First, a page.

Politics & Goverment

Stories about politics, policy, and how government works.

Dept. of Defense

U.S. officials have finished an investigation into how and why Army Sgt. Bowe Bergdahl disappeared from his base in Afghanistan. Bergdahl was held captive for five years by the Taliban.

The Pentagon says Defense Secretary Chuck Hagel is expected to be briefed on the report as early as today.

Butch Otter
Emilie Ritter Saunders / Boise State Public Radio

Idaho Gov. Butch Otter says the U.S. Supreme Court should wait until it receives arguments from Idaho before deciding a case involving gay marriage in the United States.

In documents filed with the nation's highest court, lawyers for Otter said waiting for Idaho's case would help the Supreme Court resolve "the marriage-litigation wave in all respects."

Idaho Potato Commission

Northwest potato farmers are cheering a small provision tucked into the newly passed federal spending package.

The Women, Infants and Children or WIC program provides modest monthly vouchers for a variety of foods. They’ll cover any vegetable -- except “white potatoes.”

That single exclusion outraged the potato industry. They felt it sent the wrong message and Northwest lawmakers from both parties got on board to reverse the rule.

The U.S. Department of Justice this week opened the door to a legalized pot market on tribal land.

Marketplace

City officials in Sandpoint are defending banning the public from a meeting about oil and coal train traffic attended by three area mayors, a state senator, county commissioner and officials from the Idaho Department of Environmental Quality.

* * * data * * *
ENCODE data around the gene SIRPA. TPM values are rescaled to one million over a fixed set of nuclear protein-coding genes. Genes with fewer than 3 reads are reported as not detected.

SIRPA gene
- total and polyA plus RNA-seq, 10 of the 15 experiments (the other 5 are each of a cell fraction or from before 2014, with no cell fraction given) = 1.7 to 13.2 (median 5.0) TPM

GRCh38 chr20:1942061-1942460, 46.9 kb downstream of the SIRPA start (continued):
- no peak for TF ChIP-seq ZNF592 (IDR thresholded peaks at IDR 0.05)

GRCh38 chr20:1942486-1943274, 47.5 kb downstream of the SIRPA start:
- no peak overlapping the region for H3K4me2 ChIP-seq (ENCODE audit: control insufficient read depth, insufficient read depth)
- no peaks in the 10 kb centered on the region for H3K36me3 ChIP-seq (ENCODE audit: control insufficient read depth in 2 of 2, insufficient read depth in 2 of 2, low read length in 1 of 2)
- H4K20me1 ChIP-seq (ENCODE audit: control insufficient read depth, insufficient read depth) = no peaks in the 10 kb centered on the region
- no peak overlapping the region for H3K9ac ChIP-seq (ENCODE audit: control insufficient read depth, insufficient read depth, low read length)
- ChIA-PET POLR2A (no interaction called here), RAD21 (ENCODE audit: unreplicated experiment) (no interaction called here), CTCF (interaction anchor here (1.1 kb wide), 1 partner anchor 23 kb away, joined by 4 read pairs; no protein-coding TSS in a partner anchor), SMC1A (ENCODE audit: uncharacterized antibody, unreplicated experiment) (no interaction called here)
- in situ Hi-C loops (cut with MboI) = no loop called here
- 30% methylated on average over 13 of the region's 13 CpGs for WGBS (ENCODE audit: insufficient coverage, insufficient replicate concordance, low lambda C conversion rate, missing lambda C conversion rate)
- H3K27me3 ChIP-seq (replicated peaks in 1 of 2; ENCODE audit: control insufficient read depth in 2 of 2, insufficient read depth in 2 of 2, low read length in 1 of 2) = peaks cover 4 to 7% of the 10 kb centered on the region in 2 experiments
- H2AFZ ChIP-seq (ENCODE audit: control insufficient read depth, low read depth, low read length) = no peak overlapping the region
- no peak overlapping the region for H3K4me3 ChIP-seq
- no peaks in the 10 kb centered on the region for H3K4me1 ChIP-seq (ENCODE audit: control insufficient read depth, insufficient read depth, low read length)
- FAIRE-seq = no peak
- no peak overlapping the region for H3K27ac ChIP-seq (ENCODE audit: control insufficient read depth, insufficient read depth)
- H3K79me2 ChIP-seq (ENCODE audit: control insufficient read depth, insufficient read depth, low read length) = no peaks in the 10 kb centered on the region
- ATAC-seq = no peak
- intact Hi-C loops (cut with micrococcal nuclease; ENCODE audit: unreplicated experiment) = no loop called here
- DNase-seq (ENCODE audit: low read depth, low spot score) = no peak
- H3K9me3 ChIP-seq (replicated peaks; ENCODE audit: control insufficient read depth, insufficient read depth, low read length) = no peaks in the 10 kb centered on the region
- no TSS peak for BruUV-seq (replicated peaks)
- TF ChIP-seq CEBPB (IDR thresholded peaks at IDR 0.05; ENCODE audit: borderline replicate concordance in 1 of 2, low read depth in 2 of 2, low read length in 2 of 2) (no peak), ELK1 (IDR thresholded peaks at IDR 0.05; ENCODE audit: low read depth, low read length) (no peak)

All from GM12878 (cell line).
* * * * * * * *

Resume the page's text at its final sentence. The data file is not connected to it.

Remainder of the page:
Sandpoint Mayor Carrie Logan tells the Bonner County Daily Bee that the meeting Thursday was for information only and no actions were taken.

For the first time in at least 20 years, significantly more Americans say it's more important to protect the right to own guns than to control gun ownership, according to the Pew Research Center.

The survey found that more than half of Americans (52 percent) sided with gun rights compared with the 46 percent who favored gun control.

The findings represent the continuation of a shift that was only briefly interrupted by the Newtown, Conn., school shootings in 2012.

Aaron Kunz / Idaho Public Television

Sherri Ybarra says she's staying mum on all things budget, policy and staffing until she's sworn into office on Jan. 5.

The recently elected Republican is in the middle of transitioning to become Idaho's next superintendent of public instruction.

Ybarra told The Associated Press Wednesday that it would be inappropriate to discuss changes she's considering because current state Superintendent Tom Luna is still in office.

Instead, Ybarra says she is on a "silent tour," and focusing on gathering input from lawmakers and staffers.

Adam Cotterell / Boise State Public Radio

Republican Idaho Sen. Jim Risch says the U.S. Senate should not have released a report on CIA interrogation practices following the September 11, 2001 terrorist attacks. The report that became public Tuesday says the CIA tortured prisoners, did not get much valuable information from doing so, and lied to Congress about it.   

Miguel Vieira / Flickr Creative Commons

A new report says Idaho could lose up to $111 million a year if the state took control of its federal public lands.

The University of Idaho's Policy Analysis Group report was requested by a legislative committee tasked with studying a state takeover of federal land in Idaho. The panel will finalize its recommendation Tuesday.

Park Ranger / Flickr Creative Commons

Leaders of a marijuana advocacy group that was launched two weeks ago say they’ve attracted more than 200 volunteers. New Approach Idaho wants to put a ballot measure before Idaho voters in 2016 to legalize medical marijuana.

Updated at 5:58 p.m.

Seventeen states, led by Texas, are suing the Obama administration over its recent executive actions on immigration.